We may never know the full reasoning behind the timing of these decisions, but one must wonder if playoff shortcomings punctuated already-brooding doubts in the players’ minds. If you fall short with a team that has the potential to win it all, how much is there left to be gained? Clearly, this could be a question on Irving’s mind after losing four straight to the Bucks. While the Bucks were no pushovers (and, in fact, are expected to perform even better next season), such a sharp turnaround in the series must have had a psychological impact on Irving’s confidence in the team around him and on their ability to consistently perform at the highest level. Considering that Durant left the Thunder after just having come within a game of knocking off the defending-champion Golden State Warriors, it doesn’t feel so improbable that Irving might feel a sea change after having suffered four straight losses in a series in which he’d opened so strongly. After all, KD’s Thunder were up 3-1 on Golden State in the Conference Finals before the Warriors came racing back with three consecutive wins to take the series. The parallels in momentum are difficult to ignore.
Ultimately, though, unlike LeBron in Miami and KD in Oklahoma City, Kyrie just isn’t surrounded by the same level of talent in Boston as those two were in their respective cities. However, the Celtics arguably have just as good a chance to earn a ring in the 2019-2020 season as the Heat and Thunder did the seasons after losing their star players. That’s not a knock on the quality of the Celtics’ roster as much as it is a statement about the top-tier talent with which LeBron and KD chose to part ways after losing in the playoffs. Furthermore, it’s a statement about the likelihood of Kyrie’s leaving: if LeBron and KD were willing to leave such powerhouse rosters with solidified contracts holding the lineups intact, surely Kyrie’s circumstances are no more optimistic and no more certain in Boston.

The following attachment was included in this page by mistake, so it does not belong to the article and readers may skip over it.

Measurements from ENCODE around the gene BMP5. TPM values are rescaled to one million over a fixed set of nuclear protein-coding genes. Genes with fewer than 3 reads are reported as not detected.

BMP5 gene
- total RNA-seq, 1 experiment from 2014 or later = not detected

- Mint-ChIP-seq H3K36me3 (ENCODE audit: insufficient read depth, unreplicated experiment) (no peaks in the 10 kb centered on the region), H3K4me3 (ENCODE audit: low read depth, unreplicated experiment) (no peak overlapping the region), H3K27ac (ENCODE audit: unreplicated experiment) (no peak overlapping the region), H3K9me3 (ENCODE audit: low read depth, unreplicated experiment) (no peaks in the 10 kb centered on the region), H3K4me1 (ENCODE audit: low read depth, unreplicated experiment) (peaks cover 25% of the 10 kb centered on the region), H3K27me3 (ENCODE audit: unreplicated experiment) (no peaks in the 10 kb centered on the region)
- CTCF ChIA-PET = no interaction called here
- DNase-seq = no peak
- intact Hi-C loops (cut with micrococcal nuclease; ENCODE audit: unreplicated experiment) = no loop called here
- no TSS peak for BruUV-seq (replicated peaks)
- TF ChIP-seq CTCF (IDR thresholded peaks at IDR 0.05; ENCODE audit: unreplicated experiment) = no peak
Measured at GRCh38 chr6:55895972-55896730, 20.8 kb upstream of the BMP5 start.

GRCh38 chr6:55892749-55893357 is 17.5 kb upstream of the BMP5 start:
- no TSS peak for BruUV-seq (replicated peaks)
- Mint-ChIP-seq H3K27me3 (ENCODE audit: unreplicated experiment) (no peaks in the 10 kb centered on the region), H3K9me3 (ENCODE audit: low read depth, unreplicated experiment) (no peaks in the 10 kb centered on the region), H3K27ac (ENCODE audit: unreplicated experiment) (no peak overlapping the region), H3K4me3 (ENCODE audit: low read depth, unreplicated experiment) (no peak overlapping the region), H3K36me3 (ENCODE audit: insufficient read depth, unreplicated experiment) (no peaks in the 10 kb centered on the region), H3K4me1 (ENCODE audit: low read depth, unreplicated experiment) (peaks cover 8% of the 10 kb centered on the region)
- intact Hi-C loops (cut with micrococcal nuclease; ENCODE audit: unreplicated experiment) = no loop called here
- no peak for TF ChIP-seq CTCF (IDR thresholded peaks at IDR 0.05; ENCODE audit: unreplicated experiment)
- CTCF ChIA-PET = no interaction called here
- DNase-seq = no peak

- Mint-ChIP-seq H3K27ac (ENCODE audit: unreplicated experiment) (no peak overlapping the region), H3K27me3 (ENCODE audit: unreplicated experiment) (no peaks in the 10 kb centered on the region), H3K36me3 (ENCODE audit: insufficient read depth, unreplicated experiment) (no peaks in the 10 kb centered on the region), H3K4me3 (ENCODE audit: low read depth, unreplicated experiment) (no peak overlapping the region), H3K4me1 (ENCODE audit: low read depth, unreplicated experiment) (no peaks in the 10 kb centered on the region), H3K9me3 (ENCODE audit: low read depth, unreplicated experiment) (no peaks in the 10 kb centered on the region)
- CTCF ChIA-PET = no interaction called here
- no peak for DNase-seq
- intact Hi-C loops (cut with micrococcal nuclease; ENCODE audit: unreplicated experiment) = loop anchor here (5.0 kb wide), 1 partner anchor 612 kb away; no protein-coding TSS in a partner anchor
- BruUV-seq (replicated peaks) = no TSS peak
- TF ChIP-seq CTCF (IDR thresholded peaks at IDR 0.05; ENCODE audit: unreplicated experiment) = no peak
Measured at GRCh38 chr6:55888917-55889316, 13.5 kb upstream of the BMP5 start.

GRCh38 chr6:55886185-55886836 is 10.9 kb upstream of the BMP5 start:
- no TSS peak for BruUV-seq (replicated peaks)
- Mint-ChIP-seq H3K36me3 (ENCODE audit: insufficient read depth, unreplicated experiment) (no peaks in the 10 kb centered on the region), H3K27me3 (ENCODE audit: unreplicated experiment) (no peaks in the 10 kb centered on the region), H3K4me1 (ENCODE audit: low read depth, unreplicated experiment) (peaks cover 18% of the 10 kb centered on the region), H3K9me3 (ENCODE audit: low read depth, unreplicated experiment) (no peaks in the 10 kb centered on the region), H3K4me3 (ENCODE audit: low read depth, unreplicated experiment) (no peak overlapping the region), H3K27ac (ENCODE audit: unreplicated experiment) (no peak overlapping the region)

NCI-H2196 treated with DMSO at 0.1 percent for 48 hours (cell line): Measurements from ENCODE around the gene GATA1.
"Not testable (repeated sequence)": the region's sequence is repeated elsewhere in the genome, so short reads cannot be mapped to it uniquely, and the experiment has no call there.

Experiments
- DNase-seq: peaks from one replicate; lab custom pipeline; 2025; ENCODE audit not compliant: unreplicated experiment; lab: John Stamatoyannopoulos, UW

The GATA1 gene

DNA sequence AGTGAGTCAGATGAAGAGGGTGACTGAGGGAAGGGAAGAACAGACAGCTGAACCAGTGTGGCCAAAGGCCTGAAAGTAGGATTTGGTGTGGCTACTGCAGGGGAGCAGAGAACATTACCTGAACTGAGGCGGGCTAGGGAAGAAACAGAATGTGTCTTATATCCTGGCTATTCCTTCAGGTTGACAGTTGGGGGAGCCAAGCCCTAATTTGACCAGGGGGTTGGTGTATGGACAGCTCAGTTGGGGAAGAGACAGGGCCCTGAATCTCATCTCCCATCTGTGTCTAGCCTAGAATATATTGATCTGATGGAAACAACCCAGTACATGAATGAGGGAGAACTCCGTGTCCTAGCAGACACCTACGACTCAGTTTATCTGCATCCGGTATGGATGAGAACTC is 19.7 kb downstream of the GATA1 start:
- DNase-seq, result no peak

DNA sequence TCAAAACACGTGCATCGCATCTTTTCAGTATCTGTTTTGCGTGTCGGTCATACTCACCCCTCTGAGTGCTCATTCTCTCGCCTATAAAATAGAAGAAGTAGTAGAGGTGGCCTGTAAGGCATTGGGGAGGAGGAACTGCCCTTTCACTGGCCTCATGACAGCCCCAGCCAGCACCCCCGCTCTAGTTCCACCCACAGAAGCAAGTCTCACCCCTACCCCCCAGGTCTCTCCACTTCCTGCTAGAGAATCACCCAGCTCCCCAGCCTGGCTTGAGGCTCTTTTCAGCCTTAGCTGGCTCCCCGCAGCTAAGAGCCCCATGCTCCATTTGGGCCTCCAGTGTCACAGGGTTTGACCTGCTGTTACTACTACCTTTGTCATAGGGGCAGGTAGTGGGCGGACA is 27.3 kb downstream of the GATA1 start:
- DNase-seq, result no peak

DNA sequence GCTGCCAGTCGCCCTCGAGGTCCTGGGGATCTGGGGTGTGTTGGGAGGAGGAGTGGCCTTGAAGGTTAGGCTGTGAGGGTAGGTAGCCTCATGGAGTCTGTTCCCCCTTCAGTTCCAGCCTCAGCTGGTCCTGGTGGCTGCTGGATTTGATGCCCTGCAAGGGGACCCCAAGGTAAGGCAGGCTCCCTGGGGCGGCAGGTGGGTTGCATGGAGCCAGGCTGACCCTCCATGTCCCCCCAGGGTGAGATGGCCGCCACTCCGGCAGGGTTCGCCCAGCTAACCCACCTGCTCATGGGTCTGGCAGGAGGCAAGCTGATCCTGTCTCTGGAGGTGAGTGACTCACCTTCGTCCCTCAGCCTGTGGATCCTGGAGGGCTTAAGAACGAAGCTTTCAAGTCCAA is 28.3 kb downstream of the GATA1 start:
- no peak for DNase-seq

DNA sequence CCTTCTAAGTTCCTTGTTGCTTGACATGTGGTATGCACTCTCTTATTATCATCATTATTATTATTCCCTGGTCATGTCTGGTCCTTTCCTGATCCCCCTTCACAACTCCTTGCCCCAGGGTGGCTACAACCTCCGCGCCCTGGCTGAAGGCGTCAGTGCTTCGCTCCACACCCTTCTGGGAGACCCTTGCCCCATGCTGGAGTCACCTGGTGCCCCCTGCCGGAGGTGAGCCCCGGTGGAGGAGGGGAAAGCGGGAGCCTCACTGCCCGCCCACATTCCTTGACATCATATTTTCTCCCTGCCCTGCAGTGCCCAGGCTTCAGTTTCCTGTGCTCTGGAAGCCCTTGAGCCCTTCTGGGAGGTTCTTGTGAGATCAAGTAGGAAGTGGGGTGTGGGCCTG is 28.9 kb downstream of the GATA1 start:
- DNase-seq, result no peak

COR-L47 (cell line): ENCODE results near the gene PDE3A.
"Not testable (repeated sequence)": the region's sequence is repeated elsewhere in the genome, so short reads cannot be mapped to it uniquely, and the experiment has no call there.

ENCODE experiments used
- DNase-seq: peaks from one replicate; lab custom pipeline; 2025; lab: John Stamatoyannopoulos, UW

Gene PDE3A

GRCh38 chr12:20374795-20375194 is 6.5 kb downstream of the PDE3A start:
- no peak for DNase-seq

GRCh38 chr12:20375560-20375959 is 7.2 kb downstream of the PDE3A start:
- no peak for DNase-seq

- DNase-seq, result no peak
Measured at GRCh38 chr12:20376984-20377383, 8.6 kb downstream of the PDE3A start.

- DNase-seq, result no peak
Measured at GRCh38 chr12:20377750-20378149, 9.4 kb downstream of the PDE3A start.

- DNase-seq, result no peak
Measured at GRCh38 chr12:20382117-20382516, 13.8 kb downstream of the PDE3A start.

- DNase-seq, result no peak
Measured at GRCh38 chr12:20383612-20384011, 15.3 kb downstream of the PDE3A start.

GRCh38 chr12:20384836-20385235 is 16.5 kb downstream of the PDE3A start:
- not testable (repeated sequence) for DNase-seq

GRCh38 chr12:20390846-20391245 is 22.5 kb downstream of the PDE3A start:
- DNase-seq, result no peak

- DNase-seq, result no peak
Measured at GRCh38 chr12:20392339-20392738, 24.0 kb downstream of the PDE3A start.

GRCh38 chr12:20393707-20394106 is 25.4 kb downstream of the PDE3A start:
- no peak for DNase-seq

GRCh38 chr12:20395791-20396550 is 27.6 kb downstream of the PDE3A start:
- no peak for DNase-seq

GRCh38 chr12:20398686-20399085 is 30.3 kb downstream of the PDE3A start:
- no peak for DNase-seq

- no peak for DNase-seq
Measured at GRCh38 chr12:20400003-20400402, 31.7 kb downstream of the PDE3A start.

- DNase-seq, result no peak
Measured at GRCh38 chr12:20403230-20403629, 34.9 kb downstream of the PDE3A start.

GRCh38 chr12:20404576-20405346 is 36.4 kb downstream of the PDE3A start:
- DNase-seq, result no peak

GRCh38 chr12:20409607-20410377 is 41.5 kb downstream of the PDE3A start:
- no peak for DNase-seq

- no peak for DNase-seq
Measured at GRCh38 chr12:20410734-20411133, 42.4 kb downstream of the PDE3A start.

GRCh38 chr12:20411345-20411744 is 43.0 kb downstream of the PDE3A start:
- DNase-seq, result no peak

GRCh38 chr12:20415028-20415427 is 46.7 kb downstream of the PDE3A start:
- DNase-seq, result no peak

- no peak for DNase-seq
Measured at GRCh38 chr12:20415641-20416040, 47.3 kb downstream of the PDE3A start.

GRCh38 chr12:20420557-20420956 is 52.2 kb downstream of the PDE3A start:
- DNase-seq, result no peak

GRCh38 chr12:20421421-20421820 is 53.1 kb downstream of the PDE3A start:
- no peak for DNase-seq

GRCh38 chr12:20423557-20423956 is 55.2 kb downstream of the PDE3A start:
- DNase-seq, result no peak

The Celtics had (and still have) high hopes of acquiring Anthony Davis and assembling their own super-team in Boston, forming an East-Coast version of the dream-team that the Warriors were able to assemble in Golden State going into the 2017 season. They hope to contend for next year’s title. Now, everything is in question. Sure—a variety of factors are certainly at play in Kyrie’s decision to stay or go. But it would be hard to deny that the series loss to Milwaukee took some wind out of the sails and set his eyes wandering for better horizons. Still, what looked like a sure exit has yet again become unclear with Durant’s brutal injury, and Irving isn’t yet willing to commit—at least not publicly—to any decision. Whether Milwaukee served as the final straw that sends Irving packing remains to be seen. In either case, though, they’ve sent shockwaves through the Celtics organization, be it directly or indirectly, with a daunting four-game win streak that will linger in the Celtics’ minds for quite a while.